My Rating: 4 out of 5 stars

There are several reasons why I think this book is important, and it has a lot to do with the state of our schools. You've probably heard that public education in America is becoming more of a shambles each decade. I work at a community college and often feel like I'm on the front lines of this battle. While we have a number of good students, we also have a fair number 18- and 19-year-olds who simply aren't prepared for higher education and who, if the economy weren't so degree-oriented, probably wouldn't choose to go to college at all. A number of factors have been blamed for the decline of American schools, but one of the biggest culprits in my opinion is the overemphasis on standardized testing, especially as codified by the dreadful No Child Left Behind Act.

Both students and teachers have complained that high schools place so much emphasis on memorizing facts for the annual tests that it leaves little room for critical thinking, or interesting stories of history and literature, or anything else that makes learning fun and inspiring. I think this is a travesty, and it's not just the students who are being cheated — it is all of society, because without an educated citizenry we are lost.

We. Are. Lost.

Every time I see the title of McCullough's book, 1776, it reminds me of this issue because of an incident in a colleague's classroom. An English professor was making a point about how people today rely so much on their smartphones and the Internet that no one bothers to remember anything anymore because they assume they can just Google it. The professor pointed out that this lack of internal knowledge can hinder understanding and complex thinking. As an example he asked his students when America was founded.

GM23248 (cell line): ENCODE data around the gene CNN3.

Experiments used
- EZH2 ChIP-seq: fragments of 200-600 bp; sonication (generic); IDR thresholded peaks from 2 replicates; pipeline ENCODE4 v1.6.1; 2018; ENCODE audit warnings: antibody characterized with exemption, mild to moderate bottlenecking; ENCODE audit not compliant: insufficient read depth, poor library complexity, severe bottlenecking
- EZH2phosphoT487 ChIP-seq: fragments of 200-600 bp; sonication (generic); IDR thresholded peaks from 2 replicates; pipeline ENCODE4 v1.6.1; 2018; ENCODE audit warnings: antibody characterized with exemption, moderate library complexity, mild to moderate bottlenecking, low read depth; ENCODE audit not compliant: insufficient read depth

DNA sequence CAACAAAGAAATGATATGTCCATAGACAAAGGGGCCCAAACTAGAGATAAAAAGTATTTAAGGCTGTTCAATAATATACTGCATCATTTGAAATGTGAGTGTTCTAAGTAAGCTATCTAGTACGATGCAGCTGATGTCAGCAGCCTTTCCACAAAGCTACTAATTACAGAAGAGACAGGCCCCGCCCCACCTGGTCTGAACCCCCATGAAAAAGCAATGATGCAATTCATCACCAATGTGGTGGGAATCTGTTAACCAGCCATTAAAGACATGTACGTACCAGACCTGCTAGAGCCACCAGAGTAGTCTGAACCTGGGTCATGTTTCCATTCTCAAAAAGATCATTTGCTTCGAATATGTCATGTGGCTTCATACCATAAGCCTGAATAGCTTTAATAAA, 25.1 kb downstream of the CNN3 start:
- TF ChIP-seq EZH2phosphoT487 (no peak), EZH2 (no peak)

Dead silence. 

There were about 30 students in the class, and none of them knew. The professor said, "Seriously? You don't know when our country was founded?" After a few more moments of silence a student meekly raised his hand and said, "If we didn't have to memorize it for the test, we probably don't know it."

Big sigh.

OK, boys and girls, America was founded on July 4, 1776, when the Declaration of Independence was approved by the Continental Congress. This event happened in the midst of the American Revolutionary War, which is the focus of McCullough's book. 

I wanted to read 1776 for several reasons. First, I had loved McCullough's biography on President Harry Truman and was eager to read more of his books. Second, it has been almost 20 years since I was in an American history class, and I wanted to revisit the details of how my country was founded. The stories, myths and legends about each nation are passed through the generations and become part of someone's culture and identity. I don't think these stories should be forgotten.

The book focuses on battles with the British between 1775 and 1777. It opens with a quote from a letter written by General George Washington in January 1776: "The reflection upon my situation and that of this army produces many an uneasy hour when all around me are wrapped in sleep. Few people know the predicament we are in." 

Reading this book reminded me of how fragile America's independence was. Few of the "rebels" had military experience. Weapons and gun powder were in short supply. Because the colonial men had volunteered to fight, some resisted following military orders and didn't understand army discipline. Plus, the Brits controlled the sea. But for a few lucky turns of fate, the British might have won the war. McCullough concluded the book with this summation: "Especially for those who had been with Washington and who knew what a close call it was at the beginning — how often circumstance, storms, contrary winds, the oddities or strengths of individual character had made the difference — the outcome seemed little short of a miracle."